I’m working on Better Than Before, a book about how we can change our habits—the most fascinating subject ever. One thorny question that I tackle is: How can we make an exception to a good habit, without disrupting that good habit altogether? After all, sometimes we do want to break a habit—to take advantage of a rare opportunity, say, or to celebrate.
An effective safeguard for that situation is the planned exception, which protects us against impulsive decisions. We’re adults, we make the rules for ourselves, and we can mindfully choose to make an exception to a usual habit by planning that exception in advance.
When we plan an exception we still feel in control—we’re not breaking a habit willy-nilly, or invoking one of the 10 categories of loopholes at the last minute to give ourselves excuses. And we feel happier when we feel in control of ourselves and our actions.
Exceptions work best when they’re limited, or have a built-in cutoff point. Recently, a friend told me how he’d used a planned exception mindfully to depart from his usual habit of eating only low-carb foods. Many people tell themselves, “I’m on vacation, I should treat myself, I deserve it, I can’t resist these pies, you only live once," etc. And then they completely abandon their good eating habits. My friend wanted to indulge, but in a limited way.
“When I was staying in a cabin in Montana, I ate almost all my meals at a restaurant that was famous for its pies,” he told me. “People came for miles to get these pies. Before I left New York City, I decided what my pie policy would be.”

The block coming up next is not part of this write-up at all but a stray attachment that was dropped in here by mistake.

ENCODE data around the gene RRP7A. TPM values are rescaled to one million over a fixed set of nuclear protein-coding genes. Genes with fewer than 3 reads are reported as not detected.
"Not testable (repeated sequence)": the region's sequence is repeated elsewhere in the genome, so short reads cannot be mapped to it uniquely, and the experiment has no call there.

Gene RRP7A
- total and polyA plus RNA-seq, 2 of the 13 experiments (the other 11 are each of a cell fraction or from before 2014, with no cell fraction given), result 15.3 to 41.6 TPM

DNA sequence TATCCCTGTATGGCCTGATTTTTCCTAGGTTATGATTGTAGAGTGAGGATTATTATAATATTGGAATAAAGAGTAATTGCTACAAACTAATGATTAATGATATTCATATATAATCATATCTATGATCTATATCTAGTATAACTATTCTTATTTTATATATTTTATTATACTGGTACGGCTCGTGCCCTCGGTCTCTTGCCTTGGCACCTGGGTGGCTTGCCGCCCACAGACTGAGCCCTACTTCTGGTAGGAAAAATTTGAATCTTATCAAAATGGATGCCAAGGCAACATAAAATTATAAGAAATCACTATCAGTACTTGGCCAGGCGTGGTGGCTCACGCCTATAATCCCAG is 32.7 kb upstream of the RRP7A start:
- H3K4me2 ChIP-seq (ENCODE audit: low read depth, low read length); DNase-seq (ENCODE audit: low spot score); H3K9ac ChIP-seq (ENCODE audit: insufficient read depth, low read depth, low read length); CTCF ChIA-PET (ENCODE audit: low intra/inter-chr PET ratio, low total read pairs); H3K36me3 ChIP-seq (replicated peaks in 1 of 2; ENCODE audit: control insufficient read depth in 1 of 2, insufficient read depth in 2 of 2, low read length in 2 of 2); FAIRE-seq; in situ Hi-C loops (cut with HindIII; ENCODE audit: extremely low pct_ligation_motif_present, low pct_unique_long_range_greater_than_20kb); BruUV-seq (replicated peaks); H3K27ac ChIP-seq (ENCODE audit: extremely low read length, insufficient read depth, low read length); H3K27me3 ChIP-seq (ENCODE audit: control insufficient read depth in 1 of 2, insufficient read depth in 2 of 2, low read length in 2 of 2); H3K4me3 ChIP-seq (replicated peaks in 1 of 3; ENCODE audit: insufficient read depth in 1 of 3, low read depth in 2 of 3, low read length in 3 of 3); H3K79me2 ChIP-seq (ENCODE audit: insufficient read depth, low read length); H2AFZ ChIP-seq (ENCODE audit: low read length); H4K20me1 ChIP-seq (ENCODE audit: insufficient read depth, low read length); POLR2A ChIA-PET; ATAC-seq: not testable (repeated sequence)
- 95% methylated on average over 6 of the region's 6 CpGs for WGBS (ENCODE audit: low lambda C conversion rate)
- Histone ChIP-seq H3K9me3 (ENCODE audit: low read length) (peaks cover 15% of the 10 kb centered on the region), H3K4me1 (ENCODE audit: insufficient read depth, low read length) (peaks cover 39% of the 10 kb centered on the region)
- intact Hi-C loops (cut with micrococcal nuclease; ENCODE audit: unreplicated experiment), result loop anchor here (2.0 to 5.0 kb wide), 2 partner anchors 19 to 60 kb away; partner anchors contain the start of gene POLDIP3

That policy? One slice at every meal. When he explained his thinking, I was struck by how many good ideas he combined.
Note: my friend is an Abstainer, and this approach worked for him. I’ve found that many Abstainers are mostly Abstainers; yes, they do better when they abstain than when they try to indulge in moderation, but every once in a while, they indulge.
By contrast, I’m a total Abstainer. You wouldn’t believe what I’m abstaining from these days. (For a hint, read here and here.) But to my surprise, I’ve come to realize that I’m a very unusual type, a real extreme personality. (This, by the way, was a surprise to no one but me.)
It’s a Secret of Adulthood for Habits: If we want ourselves to keep going, sometimes we need to allow ourselves to stop. Have you found ways to keep your good habits, mostly, and yet take breaks occasionally?
Also ... I'm thrilled to be one of fewer than 500 people invited to post as an "Influencer" on LinkedIn, where I'm one of the Top 10 Influencers. Crazy! Me, Bill Gates, and Jack Welch. You can follow me there, here. I just posted a piece that got a huge numbers of readers—more than 900,000, last time I checked—which is very exciting. See if you can guess what I wrote about...look here. Or follow me on Facebook or Twitter, @gretchenrubin. Exciting: I found out that The Happiness Project is in the category of "Most Popular" on the subscription book service, Oyster, for this year. Terrific!
Other posts you might be interested in...